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What’s so Jewish about a Sequoia Tree?

There are a few books I go back to again and again in preparation for the high holidays.  Most, as you might expect, are designed to make the reader consider the power of the Days of Awe and to set the stage for personal introspection.  This year, I reread a short vignette on Sequoia trees that was more meaningful for me than in past years.

The first, question you might ask is what is so Jewish about Sequoia trees?  The answer might surprise you.

If you have never been to the Sequoia or Giant Redwood forests of California, let me tell you something about them.  The oldest of these trees can exceed 2,000 years and topping out at 350 feet tall they are nearly as tall as skyscrapers.  They are the largest species of plant on earth and are magnificent to behold.  If you stand among the trees, you cannot but help but be reminded of how small we humans are in the context of the greater universe (Radical Amazement as Abraham Joshua Heschel might have said).

Yet, what most people don’t know is that Sequoia trees have very shallow roots.  A Sequoia’s roots “are so shallow that it can hardly stand up to a strong breeze” says Rabbi Dannel Schwartz.  So how is it that this extraordinary species is able to grow so large and live so long?  The answer is simple – the trees spring up in groves and their roots intertwine.  Or as Rabbi Schwartz says “they hold each other up – they give each other the strength necessary to withstand the angriest winds.”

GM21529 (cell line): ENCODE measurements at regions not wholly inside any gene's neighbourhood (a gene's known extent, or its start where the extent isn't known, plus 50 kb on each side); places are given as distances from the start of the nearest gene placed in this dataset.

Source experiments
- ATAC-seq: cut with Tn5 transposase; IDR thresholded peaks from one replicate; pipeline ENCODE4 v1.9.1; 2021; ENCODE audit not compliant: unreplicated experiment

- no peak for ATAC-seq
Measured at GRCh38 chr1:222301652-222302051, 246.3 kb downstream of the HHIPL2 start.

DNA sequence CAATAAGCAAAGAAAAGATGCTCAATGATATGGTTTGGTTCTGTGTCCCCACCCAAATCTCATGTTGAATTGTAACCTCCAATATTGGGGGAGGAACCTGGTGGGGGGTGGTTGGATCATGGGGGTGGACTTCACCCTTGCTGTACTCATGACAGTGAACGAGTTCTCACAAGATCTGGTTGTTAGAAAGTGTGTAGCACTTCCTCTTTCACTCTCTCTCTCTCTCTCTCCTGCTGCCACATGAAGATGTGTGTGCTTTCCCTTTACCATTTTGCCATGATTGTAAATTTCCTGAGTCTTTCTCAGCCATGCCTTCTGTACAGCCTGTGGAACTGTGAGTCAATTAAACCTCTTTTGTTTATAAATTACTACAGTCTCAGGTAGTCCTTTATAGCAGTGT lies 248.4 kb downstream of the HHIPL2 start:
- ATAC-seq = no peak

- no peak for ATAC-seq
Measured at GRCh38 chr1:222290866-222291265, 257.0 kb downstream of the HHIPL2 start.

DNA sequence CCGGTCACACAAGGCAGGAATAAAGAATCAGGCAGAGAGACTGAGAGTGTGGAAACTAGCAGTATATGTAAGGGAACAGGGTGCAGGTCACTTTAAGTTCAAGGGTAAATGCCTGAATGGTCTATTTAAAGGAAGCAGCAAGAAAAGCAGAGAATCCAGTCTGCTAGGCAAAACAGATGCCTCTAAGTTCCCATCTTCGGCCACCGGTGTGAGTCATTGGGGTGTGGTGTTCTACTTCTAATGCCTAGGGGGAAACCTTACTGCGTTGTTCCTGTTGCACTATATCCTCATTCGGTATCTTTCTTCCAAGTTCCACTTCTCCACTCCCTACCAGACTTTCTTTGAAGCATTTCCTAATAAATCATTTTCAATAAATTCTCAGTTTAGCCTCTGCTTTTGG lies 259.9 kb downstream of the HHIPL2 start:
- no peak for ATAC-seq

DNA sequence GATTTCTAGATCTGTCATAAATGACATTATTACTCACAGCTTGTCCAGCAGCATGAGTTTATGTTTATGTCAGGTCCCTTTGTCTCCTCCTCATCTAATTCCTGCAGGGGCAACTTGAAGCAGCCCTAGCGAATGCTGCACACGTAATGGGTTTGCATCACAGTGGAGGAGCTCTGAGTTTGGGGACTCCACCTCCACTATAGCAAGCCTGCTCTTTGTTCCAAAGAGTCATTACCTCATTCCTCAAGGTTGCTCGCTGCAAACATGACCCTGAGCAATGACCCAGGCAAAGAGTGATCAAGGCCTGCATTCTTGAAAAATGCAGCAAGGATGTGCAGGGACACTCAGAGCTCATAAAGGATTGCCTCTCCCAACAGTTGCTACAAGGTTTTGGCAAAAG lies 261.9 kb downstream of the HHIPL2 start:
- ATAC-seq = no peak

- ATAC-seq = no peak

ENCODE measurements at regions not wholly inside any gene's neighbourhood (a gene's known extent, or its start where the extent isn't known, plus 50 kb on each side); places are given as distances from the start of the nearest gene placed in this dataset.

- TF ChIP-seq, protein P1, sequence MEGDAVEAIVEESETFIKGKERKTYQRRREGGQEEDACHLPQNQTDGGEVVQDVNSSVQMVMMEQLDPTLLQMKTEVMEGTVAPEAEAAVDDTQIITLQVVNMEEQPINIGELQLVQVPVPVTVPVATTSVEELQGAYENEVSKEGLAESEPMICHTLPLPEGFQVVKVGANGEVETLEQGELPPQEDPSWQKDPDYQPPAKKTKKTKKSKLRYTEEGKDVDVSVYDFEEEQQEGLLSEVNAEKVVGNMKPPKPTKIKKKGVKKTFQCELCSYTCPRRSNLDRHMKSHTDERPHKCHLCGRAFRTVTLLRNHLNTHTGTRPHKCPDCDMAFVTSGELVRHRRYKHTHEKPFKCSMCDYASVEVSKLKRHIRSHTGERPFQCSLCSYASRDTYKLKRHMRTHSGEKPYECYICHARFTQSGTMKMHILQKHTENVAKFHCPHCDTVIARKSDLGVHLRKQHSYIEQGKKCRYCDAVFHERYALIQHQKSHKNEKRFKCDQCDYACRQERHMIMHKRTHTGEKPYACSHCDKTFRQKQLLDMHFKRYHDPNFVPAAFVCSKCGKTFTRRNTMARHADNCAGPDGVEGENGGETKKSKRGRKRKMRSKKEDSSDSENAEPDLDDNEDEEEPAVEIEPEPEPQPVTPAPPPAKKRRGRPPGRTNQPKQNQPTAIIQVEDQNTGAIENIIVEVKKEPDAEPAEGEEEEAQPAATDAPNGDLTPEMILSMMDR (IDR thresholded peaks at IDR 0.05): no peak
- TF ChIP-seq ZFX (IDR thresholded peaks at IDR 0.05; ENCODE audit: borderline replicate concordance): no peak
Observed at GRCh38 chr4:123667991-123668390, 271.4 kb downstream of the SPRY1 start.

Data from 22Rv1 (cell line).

Doesn’t that exactly parallel the story of the Jewish people?  We have held each other up for thousands of years against even the angriest winds.  
Victor Frankl knew those angry winds.  The author of “Man’s Search for Meaning” was a survivor of the death camps and a psychiatrist.  In his remarkable book, he recounts his experiences during the holocaust and proposes a theory of mental and emotional health based on these experiences.   At its heart, Frankl believed that man's ultimate emotional health and happiness were based on the need to find meaning in life.

His thinking resonates with me. I have always believed that the power of human will was virtually unlimited and that happiness followed both optimism and meaning in life.  As Frankl himself said "the more one forgets himself - by giving himself to a cause to serve or another person to love - the more human he is and the more he actualizes himself."

As the high holidays approach, and we all consider what the meaning of our own lives are, let us remember that part of that meaning comes in the design of the Redwood forests.  As a people and as a community, we only thrive because we are there to hold each other up.  Without that support, we are doomed to fall to the slightest of breeze.

Shana Tova.  May our community have a good and sweet New Year.



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